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Thursday, September 3, 2015

"When a cow is slaughtered, about half of it by weight is not eaten by humans: the intestines and their contents, the head, hooves, and horns, as well as bones and blood. These are dumped into giant grinders at rendering plants, as are the entire bodies of cows and other farm animals known to be diseased..." -

""When a cow is slaughtered, about half of it by weight is not eaten by humans: the intestines and their contents, the head, hooves, and horns, as well as bones and blood. These are dumped into giant grinders at rendering plants, as are the entire bodies of cows and other farm animals known to be diseased. Rendering is a $2.4 billion-a-year industry, processing forty billion pounds of dead animals a year. There is simply no such thing in America as an animal too ravaged by disease, too cancerous, or too putrid to be welcomed by the embracing arms of the renderer. Another staple of the renderer's diet, in addition to farm animals, is euthanized pets, the six or seven million dogs and cats that are killed in animal shelters every year. The city of Los Angeles alone, for example, sends some two hundred tons of euthanized cats and dogs to a rendering plant every month. Added to the blend are the euthanized catch of animal control agencies, and roadkill. (Roadkill is not collected daily, and in the summer, the better roadkill collection crews can generally smell it before they can see it.) When the gruesome mix is ground and steam-cooked, the lighter, fatty material floating to the top gets refined for use in such products as cosmetics, lubricants, soaps, candles, and waxes. The heavier protein material is dried and pulverized into a brown powder, about a quarter of which consists of fecal material. The powder is used as an additive to almost all pet food as well as to livestock feed. Farmers call it protein concentrates. In 1995, five million tons of processed slaughterhouse leftovers were sold for animal feed in the United States. I used to feed tons of the stuff to my own livestock. It never concerned me that I was feeding cattle to cattle."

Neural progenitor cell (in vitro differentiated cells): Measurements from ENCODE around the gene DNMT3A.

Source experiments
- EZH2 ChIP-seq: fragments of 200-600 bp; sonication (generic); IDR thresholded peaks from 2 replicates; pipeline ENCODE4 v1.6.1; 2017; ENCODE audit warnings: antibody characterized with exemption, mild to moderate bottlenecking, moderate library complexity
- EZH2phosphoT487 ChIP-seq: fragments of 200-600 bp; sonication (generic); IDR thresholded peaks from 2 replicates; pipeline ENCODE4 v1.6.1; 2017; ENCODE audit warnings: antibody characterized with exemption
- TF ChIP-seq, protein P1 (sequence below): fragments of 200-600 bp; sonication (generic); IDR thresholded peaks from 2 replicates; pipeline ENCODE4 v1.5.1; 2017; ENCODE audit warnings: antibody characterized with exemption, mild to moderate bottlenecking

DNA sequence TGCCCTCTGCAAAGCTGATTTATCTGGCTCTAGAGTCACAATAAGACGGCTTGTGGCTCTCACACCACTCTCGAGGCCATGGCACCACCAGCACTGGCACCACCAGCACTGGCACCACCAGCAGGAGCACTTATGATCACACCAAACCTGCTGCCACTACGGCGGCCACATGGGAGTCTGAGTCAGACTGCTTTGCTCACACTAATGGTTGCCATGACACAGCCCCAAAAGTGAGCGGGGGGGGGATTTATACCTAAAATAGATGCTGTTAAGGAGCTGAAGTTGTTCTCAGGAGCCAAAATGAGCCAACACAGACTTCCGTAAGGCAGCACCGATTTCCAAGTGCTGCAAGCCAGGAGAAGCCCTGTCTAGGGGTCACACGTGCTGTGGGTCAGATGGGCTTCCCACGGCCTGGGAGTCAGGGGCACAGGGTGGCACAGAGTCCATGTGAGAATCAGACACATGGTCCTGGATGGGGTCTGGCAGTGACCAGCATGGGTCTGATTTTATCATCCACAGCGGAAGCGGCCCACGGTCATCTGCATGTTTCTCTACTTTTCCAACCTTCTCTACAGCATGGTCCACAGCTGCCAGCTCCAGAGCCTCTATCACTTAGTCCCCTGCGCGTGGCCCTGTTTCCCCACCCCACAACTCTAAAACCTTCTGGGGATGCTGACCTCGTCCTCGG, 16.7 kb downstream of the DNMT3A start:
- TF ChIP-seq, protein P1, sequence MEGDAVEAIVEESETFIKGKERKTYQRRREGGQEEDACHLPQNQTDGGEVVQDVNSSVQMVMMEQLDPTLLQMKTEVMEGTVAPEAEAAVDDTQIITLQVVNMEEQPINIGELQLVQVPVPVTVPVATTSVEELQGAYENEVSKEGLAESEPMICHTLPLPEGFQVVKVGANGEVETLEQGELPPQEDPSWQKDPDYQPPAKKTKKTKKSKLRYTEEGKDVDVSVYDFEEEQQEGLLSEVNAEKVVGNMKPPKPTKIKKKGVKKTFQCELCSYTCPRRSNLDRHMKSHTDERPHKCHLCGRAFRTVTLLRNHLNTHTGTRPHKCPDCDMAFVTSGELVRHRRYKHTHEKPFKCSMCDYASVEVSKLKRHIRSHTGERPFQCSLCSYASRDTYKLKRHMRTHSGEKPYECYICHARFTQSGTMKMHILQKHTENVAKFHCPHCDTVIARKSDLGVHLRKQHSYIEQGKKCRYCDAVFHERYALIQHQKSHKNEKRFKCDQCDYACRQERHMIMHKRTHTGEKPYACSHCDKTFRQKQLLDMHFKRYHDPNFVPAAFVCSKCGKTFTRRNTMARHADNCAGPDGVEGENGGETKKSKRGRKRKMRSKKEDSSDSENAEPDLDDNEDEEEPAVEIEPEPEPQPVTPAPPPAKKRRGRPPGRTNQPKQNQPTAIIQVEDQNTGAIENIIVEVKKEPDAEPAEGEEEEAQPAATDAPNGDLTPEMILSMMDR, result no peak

~~ Howard Lyman, 'Mad Cowboy'

Credit

Who is MadCowboy? Rancher turned vegetarian

""As a fourth-generation family farmer in Montana for almost 40 years, I speak from a background of personal experience when I say that chemically based agricultural production methods today are unsustainable, and therefore ecologically disastrous. My experiences range from working in a large organic dairy to raising registered beef cattle to owning a large factory feedlot. I have farmed thousands of acres of grain and reproduced a herd of over one thousand commercial beef cows. In addition to raising cows, I have raised chickens, pigs, and turkeys. I have also grown crops such as wheat, barley, oats, corn, alfalfa, and grass.